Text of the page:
Advertisement

Gov’t swings to surplus in April as spending slows on 2019 budget delay

Font Size

BW FILE PHOTO

UNDERSPENDING due to the delayed passage of the 2019 national budget caused the government’s fiscal position to swing to a surplus in April, the Bureau of the Treasury (BTr) reported on Friday.

The government posted a fiscal surplus of P86.9 billion last month, 87.6% more than the P46.3-billion surfeit logged in April 2018 and a reversal of the P58.409-billion deficit seen in March, data released by the BTr showed.

April’s surplus trimmed the four-month budget deficit to just P3.4 billion, 96.8% lower than the P105.9-billion gap in the comparable year-ago period.

Spending last month dropped 15.1% to P221.8 billion from P261.2 billion a year ago. Interest payments stood at P23.5 billion, up 1.6% year-on-year.

“Part of the slower spending was still due to the four-month delay in the passage of the 2019 National Budget which constrained the government in implementing new programs and projects,” the Treasury said in a statement.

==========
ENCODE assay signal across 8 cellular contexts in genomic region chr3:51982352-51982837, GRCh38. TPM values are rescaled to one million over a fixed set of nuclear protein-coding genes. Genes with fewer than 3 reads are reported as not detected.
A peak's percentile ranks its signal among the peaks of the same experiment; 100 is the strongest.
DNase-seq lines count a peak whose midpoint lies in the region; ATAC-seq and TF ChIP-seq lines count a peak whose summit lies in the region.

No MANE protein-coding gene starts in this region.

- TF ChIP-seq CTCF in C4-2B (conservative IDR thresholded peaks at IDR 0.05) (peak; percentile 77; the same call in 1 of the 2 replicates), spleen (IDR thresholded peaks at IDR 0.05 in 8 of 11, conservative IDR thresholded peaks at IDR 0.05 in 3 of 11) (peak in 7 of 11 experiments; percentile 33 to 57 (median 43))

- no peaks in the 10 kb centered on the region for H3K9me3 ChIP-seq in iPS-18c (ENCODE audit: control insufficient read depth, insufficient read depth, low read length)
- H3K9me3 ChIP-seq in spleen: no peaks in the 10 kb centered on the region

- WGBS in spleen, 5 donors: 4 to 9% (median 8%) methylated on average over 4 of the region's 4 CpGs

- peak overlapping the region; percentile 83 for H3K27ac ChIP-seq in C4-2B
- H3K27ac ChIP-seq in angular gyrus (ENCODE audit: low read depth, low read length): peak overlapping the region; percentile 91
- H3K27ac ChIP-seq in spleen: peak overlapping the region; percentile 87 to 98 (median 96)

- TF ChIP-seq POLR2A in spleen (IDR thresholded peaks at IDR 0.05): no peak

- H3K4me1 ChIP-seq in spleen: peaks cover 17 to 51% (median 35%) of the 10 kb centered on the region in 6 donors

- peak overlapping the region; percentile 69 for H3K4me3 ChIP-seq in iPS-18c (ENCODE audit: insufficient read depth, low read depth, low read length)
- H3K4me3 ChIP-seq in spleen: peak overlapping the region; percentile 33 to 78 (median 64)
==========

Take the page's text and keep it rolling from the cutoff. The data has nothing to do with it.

Last month’s expenditures brought the January-April tally to P999.8 billion — also 3.2% lower than the P1.033 trillion spent in the same period last year. Interest payments went up 9.1% to P131.3 billion in the first four months and accounted for 13.1% of the period’s spending, up from last year’s 11.6% share.




On the other hand, government revenues inched up 0.4% to P308.7 billion in April from P307.6 billion in the same month last year.

Tax revenues rose 2.8% to P288.9 billion last month from P280.9 billion in April 2018. The Bureau of Internal Revenue’s (BIR) collections increased 1.2% year-on-year to P235.5 billion from P232.6 billion. The Bureau of Customs’s (BoC) tax take also climbed 10.4% to P51.7 billion from P46.8 billion, which the BTr said was due to “stringent monitoring and continuing efforts to enhance revenue-collection capabilities and intensified control measures against undervaluation, misdeclaration and other forms of technical smuggling.”

Tax collections from other offices also rose 14.5% to P1.8 billion last month from P1.5 billion the prior year.

Non-tax revenues meanwhile declined 25.7% in April to P19.8 billion from P19.8 billion as income generated by BTr dropped 26.5% year-on-year to P10.5 billion “resulting mainly from lower collections of dividends on shares of stocks held by the government.” Collections from other offices amounted to P9.3 billion, declining 24.7% from the previous year.

April’s tally brought total revenues for the first four months to P996.4 billion, 7.4% higher than the P927.4 billion logged in the same period last year. The BIR’s collections for the period went up 7.3% year-on-year to P703.7 billion from P703.7 billion and the BoC’s tally was also 9.6% higher at P193.5 billion versus last year’s P176.6 billion.

Non-tax revenues likewise rose 4.5% to P91.7 billion in the January-April period from P87.7 billion last year.